|Dare to dream: Bruins hope to keep things 5-on-5 at Bell Centre||05.06.14 at 1:57 pm ET|
MONTREAL — The Bell Centre can be a tough place to play, especially in the postseason.
The fans are crazy and the pregame presentation is second to none, but home ice calls overshadow everything. The Canadiens get their power plays one way or another, and if their power play is anything like it’s been the last two games, they score.
Yet with nine power plays in the first two games of the series in Boston, the Canadiens proved something that was proven throughout the regular season: They get calls anywhere. Montreal had 140 power plays at home this season and 139 on the road.
As such, it’s safe to assume the Habs will get something like nine power plays over the next two games. Whether it’s the same way they got them in Boston — with some diving, some should-be matching minors that weren’t matching and the Bruins losing their cool — remains to be seen. Either way, the B’s have to know the power plays for Montreal are coming.
When they do, the Bruins have to look more like the group that held the Red Wings to two power play goals and less like the group that has allowed four goals to Montreal through two games.
The biggest issue has been stopping P.K. Subban, who has been able to get too many pucks to the net. Only one of the four goals he’s created (two scored, two assisted) has come off a one-timer, with the others being a normal slap shot, a wrist shot and a pass.
The solution there is getting in the shooting lanes and stopping those bids, which for whatever reason the B’s haven’t done. Zdeno Chara, Gregory Campbell and Brad Marchand have all been guilty parties in that regard.
‘That’s one of the areas we have to be better at,” Chara said Tuesday morning. “He’s putting those shots really quickly through our players and we’ve got to make sure we do a better job.’
It goes without saying, but if the Bruins can stay out of the box, they’ll be in tremendous shape. The B’s were the best five-on-five team in the NHL this season and have outscored the Canadiens, 7-2 in the second round.
“Five-on-five I thought we’ve played very well. Carey Price is a good goalie and he’s made some big saves, but I think that we’ve had enough chances that we can win games five-on-five,” Reilly Smith said. “We’ve been the stronger team five-on-five for sure.”
Perhaps the most notable penalty thus far wasn’t given to a player at all, but rather Claude Julien. The Bruins were given a bench minor late in the second period of Game 2 when Claude Julien cussed out an official.
The B’s don’t want that to happen again, but Julien said Tuesday that he isn’t ashamed of the penalty.
“I don’t regret doing what I did,” Julien said. “I thought I stood up for my team at the time. But the biggest thing there is is you turn around and you tell your team to turn the page and go out there in the third and play the way they can. That’s part of the message that our team has to take from the last game. When we focus on the things we can control, it’s a lot more beneficial than not.”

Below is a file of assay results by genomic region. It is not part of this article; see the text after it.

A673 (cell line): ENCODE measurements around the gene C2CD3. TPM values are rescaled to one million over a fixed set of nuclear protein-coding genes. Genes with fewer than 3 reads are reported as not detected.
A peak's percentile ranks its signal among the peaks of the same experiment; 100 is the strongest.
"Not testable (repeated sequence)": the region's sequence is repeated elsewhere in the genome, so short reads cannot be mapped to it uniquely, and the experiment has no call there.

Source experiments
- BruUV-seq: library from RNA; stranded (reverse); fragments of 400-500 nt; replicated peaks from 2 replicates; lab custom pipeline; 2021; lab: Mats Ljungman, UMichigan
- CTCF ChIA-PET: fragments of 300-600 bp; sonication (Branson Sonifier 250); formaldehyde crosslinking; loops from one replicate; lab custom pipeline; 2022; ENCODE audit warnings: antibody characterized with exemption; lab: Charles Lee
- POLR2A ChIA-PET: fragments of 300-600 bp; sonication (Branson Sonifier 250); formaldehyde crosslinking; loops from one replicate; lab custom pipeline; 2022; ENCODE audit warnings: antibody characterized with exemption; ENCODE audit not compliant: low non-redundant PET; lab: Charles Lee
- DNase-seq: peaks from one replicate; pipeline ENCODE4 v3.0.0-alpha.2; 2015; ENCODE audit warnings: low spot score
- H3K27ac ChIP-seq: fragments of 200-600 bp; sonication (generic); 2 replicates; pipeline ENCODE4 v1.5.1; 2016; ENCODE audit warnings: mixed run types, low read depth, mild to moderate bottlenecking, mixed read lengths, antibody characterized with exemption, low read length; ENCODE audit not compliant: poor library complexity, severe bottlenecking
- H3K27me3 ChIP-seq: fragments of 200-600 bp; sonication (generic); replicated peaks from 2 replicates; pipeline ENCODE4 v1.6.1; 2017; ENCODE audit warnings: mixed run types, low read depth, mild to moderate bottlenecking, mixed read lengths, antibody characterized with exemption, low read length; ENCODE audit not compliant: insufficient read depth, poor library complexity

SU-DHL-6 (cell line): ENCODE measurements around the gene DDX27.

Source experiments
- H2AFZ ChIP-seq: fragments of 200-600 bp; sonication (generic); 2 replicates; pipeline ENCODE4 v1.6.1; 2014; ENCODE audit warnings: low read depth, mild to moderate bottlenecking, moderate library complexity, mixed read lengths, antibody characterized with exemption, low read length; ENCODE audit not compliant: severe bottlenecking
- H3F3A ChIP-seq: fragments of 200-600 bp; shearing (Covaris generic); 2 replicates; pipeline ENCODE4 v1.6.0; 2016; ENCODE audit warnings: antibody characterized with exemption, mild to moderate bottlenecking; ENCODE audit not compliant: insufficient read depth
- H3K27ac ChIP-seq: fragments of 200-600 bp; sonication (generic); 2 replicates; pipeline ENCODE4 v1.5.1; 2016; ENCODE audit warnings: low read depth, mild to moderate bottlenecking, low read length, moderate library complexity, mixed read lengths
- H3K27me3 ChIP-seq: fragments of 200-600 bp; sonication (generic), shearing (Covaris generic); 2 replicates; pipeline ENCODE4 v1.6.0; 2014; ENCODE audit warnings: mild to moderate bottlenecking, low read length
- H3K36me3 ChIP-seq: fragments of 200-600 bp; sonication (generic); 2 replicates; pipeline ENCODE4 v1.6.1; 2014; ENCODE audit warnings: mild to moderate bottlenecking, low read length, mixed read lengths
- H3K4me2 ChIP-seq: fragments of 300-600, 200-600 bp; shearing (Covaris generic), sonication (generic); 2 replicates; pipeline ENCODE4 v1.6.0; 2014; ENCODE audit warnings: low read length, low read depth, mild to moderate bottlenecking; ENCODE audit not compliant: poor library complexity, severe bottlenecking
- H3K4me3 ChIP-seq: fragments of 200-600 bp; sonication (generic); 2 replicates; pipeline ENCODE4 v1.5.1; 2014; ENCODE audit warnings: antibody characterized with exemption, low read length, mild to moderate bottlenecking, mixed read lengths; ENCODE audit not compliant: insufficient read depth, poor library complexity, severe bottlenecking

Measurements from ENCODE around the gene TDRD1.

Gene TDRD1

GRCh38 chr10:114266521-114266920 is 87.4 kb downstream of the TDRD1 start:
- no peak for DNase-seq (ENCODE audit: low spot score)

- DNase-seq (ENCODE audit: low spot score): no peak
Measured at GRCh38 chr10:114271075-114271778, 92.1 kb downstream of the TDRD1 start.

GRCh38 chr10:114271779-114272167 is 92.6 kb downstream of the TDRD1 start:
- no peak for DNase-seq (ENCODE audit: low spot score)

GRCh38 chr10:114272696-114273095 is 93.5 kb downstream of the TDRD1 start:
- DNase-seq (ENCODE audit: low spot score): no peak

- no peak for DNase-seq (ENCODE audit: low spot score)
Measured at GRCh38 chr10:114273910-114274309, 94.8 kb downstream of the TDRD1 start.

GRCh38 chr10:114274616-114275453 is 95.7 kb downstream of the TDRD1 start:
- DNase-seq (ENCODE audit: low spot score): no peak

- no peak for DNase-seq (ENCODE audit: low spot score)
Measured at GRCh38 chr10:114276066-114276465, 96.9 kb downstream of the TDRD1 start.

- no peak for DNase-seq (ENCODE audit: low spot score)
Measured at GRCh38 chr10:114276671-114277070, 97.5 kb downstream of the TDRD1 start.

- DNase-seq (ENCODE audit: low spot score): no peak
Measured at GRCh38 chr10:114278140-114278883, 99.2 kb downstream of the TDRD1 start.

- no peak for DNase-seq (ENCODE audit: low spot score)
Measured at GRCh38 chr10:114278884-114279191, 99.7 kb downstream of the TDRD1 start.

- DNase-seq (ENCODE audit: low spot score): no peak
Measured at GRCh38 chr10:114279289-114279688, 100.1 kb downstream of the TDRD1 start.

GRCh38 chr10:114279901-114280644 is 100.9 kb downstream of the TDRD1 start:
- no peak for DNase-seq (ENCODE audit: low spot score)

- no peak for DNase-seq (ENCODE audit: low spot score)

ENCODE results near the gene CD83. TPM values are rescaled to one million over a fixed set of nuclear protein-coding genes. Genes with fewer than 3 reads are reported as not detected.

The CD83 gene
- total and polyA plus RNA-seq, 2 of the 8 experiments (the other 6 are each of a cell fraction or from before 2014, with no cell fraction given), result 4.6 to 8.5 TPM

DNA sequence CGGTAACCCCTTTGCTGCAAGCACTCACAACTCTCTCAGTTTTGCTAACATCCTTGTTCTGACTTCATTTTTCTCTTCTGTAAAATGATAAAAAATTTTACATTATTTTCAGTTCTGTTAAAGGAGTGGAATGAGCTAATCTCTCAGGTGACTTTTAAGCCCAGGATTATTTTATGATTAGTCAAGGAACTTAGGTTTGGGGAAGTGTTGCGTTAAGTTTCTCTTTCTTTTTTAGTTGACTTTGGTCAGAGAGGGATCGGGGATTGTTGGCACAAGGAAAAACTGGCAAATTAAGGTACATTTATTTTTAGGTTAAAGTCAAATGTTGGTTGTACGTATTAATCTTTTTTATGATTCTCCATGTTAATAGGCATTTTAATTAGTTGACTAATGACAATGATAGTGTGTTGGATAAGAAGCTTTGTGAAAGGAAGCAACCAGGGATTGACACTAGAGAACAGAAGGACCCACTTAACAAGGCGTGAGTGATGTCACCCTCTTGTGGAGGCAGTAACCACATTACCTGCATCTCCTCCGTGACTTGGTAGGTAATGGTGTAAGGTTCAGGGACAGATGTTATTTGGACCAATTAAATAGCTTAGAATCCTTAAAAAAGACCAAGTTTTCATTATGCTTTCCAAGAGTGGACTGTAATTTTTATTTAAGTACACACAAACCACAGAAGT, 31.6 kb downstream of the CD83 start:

|Claude Julien, Bruins trying to manage media spin machine vs. Michel Therrien, Canadiens||05.06.14 at 12:51 pm ET|
MONTREAL – Claude Julien and the Bruins are no strangers to postseason wars of words.
In what looks a bit like the 2011 Eastern Conference finals, when Julien and Guy Boucher went back and forth with comments in the media, Julien and Habs coach Michel Therrien have had some things to say about one another in the second round.
After the Bruins won Game 2, Julien said that the B’s won the game despite putting up with “a lot of crap.” Therrien fired back Monday morning.
“[Claude]‘s not happy with all that ‘crap,’ ‘’ Therrien said. “They try to influence referees. That’s the way they are. That’s not going to change. That’s the way that they like to do their things. … But we all know what they try to do.”
Therrien’s words were similar to Julien’s comment in 2011 about Boucher lobbying for calls with his comments in the media. On Tuesday, Julien declined to take things any further with Therrien.
“You know what? Everybody’s entitled to their comments,” Julien said. “People are trying to make more out of this on-ice rivalry, trying to turn it into an off-ice rivalry. Everybody’s entitled to their comments. Some of it can be gamesmanship; whatever it is doesn’t really matter. Right now I’m focusing on my team and what we need to do. That’s what both teams are trying to do, I think.”
Therrien also asserted that the Bruins started this week’s popular storyline that the Bruins have “solved” Carey Price by shooting pucks high. That wasn’t the case, as both Torey Krug and Dougie Hamilton were asked Sunday about scoring goals high on Price with him moving laterally across the net. Hamilton essentially said that goalies look low when you screen them, which was then spun into the Bruins saying that they’ve figured out Montreal’s goaltender.
“I don’t know if we’re really trying, but we’ve definitely noticed that,” Hamilton said Sunday. “I think when we can get our shots through past their defensemen — especially when they’re trying to block it — I think we have a good chance of getting it in.”
That somehow turned into a proclamation that the B’s have uncovered the secret to scoring on Price.
“We hope that people will write the things that were actually said,” Julien said in French. “It’s that Carey Price, I had him for several weeks with Team Canada, he’s one of the best goalies in the National Hockey League. I don’t think we’re here talking about weaknesses or things like that. It’s pretty obvious that thanks to him his team is very good at the moment, he’s been playing some great hockey from the start. Some things said by a young player were taken out of context, and something bigger was made of it. As I said earlier, we’re looking after our own stuff and we’re keeping the focus on what we need to do on the ice, not off the ice.”